After twenty four house of bed rest, I needed to stretch. I decided Mucinex (maximum strength) was not for me. I would rather suffer the symptoms than deal with the ‘bad trip’ side effects. I managed to eat a fruit cup and half a bowl of tomato soup over the course of four hours – the first thing I’d eaten since some time Monday mid-day. Not wanting to risk exposing my husband to my infected body and potentially all the germs I was leaving behind me in the kitchen and dining area, I retreated with my book to the guest bedroom and read myself to sleep.
Terry woke me up around midnight to let me know that the furnace was on the fritz again. I told him I would call the heating and air guys again first thing Wednesday morning and promptly fell back to sleep, at least until four o’clock, which seems to be my new five o’clock, at least since daylights savings time ended a few weeks ago.
The day before Thanksgiving, Wednesday the 27th, dawned not quite as cheerfully as Tuesday had. I checked the weather and saw it would be partly cloudy with a high in the 40s. I opened up the shades on the few east facing windows our house has and bided my time until I could call the furnace repair people. I decided now was as good a time as any to finish watching the final season of The Man in the High Castle. So I binge watched six episodes, stopping only briefly to make the call and to let them in (around 9:30-ish). I thought about writing a review of the final season or the entire series, but only fleetingly. I had high hopes for High Castle but most of them were dashed. Not all, but most. I will say that Helen Smith comes close to being a Samwise but her Frodo was too corrupted by power and there was no Gollum but her.
After a couple of hours of banging around in the basement, the repairman finally determined the source of the problem. A fuel valve or switch had gone from being lazy/slow to non-functional. He didn’t have one in stock at his shop. Terry asked for the part number (to keep them honest). Within an hour, they had called us back with good news and bad news.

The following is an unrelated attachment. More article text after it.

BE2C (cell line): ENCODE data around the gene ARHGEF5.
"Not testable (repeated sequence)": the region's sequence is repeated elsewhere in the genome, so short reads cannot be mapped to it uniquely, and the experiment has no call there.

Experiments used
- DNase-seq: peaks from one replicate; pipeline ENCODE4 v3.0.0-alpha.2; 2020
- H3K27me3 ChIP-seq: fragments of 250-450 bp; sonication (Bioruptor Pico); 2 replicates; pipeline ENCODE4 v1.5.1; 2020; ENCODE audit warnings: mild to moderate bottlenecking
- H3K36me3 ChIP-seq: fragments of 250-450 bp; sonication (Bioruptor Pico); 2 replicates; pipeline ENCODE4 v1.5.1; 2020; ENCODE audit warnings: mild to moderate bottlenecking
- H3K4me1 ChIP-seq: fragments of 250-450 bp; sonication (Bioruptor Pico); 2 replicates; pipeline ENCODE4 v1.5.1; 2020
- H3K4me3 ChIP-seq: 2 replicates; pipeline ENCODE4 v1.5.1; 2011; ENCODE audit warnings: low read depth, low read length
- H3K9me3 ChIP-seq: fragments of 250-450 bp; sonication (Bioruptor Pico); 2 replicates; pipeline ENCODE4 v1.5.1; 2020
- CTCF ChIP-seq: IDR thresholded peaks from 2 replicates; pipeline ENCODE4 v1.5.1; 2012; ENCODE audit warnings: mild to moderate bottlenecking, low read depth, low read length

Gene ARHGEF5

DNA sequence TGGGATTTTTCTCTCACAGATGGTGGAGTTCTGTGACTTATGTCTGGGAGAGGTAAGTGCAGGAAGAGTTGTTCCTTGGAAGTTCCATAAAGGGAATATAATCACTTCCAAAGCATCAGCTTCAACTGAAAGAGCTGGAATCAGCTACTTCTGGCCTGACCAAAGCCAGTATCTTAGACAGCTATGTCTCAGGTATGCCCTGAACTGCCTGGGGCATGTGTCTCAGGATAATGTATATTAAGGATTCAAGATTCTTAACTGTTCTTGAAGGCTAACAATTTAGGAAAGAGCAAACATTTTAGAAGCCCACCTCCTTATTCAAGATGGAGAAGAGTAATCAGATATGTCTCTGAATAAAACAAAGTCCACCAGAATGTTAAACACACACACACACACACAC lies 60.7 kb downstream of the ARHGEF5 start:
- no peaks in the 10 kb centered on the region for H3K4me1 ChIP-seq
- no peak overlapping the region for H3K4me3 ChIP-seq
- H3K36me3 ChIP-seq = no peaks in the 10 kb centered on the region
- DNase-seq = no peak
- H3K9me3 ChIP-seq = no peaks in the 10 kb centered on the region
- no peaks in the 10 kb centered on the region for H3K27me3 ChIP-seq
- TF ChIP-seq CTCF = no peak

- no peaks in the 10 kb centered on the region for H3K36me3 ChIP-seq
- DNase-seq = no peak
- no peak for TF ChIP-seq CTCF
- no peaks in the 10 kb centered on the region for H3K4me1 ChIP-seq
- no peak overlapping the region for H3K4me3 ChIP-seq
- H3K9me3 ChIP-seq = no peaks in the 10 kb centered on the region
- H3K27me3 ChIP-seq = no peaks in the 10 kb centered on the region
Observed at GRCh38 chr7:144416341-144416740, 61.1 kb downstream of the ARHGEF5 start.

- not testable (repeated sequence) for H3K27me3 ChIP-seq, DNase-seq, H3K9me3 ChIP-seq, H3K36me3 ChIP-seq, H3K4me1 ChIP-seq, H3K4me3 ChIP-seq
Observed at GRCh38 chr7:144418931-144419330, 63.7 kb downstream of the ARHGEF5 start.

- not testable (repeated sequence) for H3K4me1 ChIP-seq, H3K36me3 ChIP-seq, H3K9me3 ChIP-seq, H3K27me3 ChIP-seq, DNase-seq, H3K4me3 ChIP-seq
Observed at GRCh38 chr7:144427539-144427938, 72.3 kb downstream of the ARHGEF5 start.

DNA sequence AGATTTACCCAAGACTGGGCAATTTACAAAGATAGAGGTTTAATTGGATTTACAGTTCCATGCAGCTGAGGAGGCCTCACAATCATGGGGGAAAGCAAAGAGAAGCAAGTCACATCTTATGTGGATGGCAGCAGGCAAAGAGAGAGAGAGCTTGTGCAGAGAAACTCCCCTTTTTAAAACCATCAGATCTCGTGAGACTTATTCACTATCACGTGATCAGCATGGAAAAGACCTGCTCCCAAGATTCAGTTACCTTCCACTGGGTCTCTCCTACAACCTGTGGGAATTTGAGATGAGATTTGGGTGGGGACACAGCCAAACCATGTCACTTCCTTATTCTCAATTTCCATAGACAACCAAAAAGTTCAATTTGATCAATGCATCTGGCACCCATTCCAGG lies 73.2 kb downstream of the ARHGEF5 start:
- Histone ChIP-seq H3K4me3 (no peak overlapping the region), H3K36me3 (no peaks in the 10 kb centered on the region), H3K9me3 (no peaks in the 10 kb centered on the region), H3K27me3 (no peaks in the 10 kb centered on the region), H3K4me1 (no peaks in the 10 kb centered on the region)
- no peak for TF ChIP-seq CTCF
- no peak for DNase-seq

The good news was a part had been located in Lenexa. The bad news was the price: $355. If we were willing to wait, a part could be shipped (at no cost) for $121, but would not arrive until Monday – five days away. Terry and I looked at each other, sighed, and said we would tough it out and wait until Monday. Terry went back to bed, and I went back to reading my book, A Woman of No Importance.
At two o’clock I ventured out to find another space heater. I wanted to buy a ceramic one, like I’d seen in action at my daughter’s home in late October. I also wanted to buy some window sealing kits as the patio door in the great room needs replaced and had several air leaks. I ventured into our local Westlake Ace Hardware store and also to the grocery store. If only it hadn’t been both the day before Thanksgiving AND senior discount day. So many people, so many carts, so little space in the aisles. I survived and returned home before four o’clock.
I installed the new heater in the kitchen, setting it to seventy degrees and oscillation back and forth between the kitchen area and the dining area. I had already installed our older radiator-like oil filled heater with a broken caster in the great room to take the chill off the room. The newer one was already installed in the family room, where Terry had quarantined himself away from me and my viruses. The only other space heater we had was in the master bedroom, which is also vaulted but usually stays warm since it’s in the highest part of the house and has the only south and west facing windows (for good solar heating).